A psychoanalyst and email metadata walk into a bar…
In the compilation of essays, The Writing Life, Annie Dillard writes the oft-cited quote — “How we spend our days is, of course, how we spend our lives.” In this essay, she continues:
What we do with this hour, and that one, is what we are doing. A schedule defends from chaos and whim. It is a net for catching days. It is a scaffolding on which a worker can stand and labor with both hands at sections of time. A schedule is a mock-up of reason and order — willed, faked, and so brought into being; it is a peace and a haven set into the wreck of time; it is a lifeboat on which you find yourself, decades later, still living. Each day is the same, so you remember the series afterward as a blurred and powerful pattern.
For some, their record-keeping of the day-to-day is in a journal — some tattered notebook housed next to the bed. I’ve never been able to carry this discipline myself. This is not to say I haven’t tried. In fact one point of continuity on all my most recent moves between cities has been finding a seemingly brand-new Moleskin while packing up boxes. Usually purchased in response to some kind of heartbreak, the first few pages are long-winding meanderings about the crisis in question, waxing attempted eloquence and the necessity to learn from what just happened. Typically, the first or second entry also includes some kind of self-motivational speech. You know, something about the importance of marking time in this way. Then– after a few more entries– the pages return to blanks and the journal becomes covered by books, never to be penned again.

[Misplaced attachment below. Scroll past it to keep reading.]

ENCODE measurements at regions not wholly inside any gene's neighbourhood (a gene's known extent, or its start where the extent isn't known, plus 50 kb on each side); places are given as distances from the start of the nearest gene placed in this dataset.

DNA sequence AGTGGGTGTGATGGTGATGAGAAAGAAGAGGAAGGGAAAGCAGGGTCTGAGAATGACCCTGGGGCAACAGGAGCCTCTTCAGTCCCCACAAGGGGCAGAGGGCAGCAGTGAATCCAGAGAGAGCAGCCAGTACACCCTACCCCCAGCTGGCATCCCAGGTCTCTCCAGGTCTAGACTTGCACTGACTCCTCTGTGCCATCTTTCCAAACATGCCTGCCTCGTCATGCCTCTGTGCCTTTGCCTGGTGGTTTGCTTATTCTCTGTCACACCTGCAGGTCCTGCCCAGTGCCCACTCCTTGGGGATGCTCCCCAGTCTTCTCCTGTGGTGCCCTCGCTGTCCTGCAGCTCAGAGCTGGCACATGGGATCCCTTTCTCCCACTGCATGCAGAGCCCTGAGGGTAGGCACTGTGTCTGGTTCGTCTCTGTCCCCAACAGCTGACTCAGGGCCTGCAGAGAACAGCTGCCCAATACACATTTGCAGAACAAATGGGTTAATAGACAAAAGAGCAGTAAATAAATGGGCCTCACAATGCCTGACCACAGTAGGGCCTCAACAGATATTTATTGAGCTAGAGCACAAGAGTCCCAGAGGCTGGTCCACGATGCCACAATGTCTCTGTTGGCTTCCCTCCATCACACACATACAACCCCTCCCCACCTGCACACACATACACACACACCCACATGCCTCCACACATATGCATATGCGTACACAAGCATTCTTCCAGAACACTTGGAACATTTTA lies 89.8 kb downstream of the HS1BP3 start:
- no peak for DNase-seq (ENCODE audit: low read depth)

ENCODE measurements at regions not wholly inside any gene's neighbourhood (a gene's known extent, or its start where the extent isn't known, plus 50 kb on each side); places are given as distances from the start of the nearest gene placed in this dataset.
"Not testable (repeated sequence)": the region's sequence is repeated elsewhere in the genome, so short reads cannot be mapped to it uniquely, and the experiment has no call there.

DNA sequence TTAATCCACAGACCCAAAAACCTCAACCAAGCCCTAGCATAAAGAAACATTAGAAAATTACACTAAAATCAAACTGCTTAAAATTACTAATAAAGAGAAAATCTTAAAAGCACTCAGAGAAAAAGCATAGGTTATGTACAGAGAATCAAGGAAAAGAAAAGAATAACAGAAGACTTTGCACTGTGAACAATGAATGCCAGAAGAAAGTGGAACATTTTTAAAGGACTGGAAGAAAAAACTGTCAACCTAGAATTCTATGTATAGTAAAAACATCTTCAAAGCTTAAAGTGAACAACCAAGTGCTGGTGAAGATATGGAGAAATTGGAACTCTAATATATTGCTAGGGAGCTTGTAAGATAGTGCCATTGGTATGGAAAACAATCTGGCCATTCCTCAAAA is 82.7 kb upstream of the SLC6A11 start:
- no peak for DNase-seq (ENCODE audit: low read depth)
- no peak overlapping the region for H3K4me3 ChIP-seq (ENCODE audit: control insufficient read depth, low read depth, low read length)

In a lovely essay on the reasons for not writing a journal, Zadie Smith ends by noting the one place where her life is chronicled with regularity… email:
When it comes to life writing, the real, honest, diaristic, warts-and-all kind, the only thing I have to show for myself — before St. Peter and whomever else — is my Yahoo! email account, opened circa 1996 and still going. In there (though I would rather die than read it all over) is probably the closest thing to an honest account of my life, at least in writing. That’s me, for good and bad, with all the kind deeds and dirty lies and domestic squabbles and bookish friendships and online fashion purchases. . . . When I am dead, if my children want to know what I was like in the daily sense, not as a writer, not as a more-or-less presentable person, but simply the foolish human being behind it all, they’d be wise to look there.
With Smith’s essay in mind, I recently did a little digging on my own email. I started by downloading email metadata for both my personal (opened circa 2004) and work (2010) accounts. I was amazed at how a few columns… Date, To: and From: … could bring back such rich memories. After all, behind those traces are stories of career ambitions, love interests, existential crises, and the general sharing of lives. But while we can learn a lot in this kind of close-up examination, we might also garner lessons only visible from a far. If Dillard is right that schedule is ‘skafolding,’ a ‘blurred and powerful pattern’ in the aggregate, then seeing this structure from a distance can also lend insight.
And so, even though I have already received grief for spending free time analyzing metadata with statistical software (cough. . . Lauren. . . cough)… without further ado, here are some findings: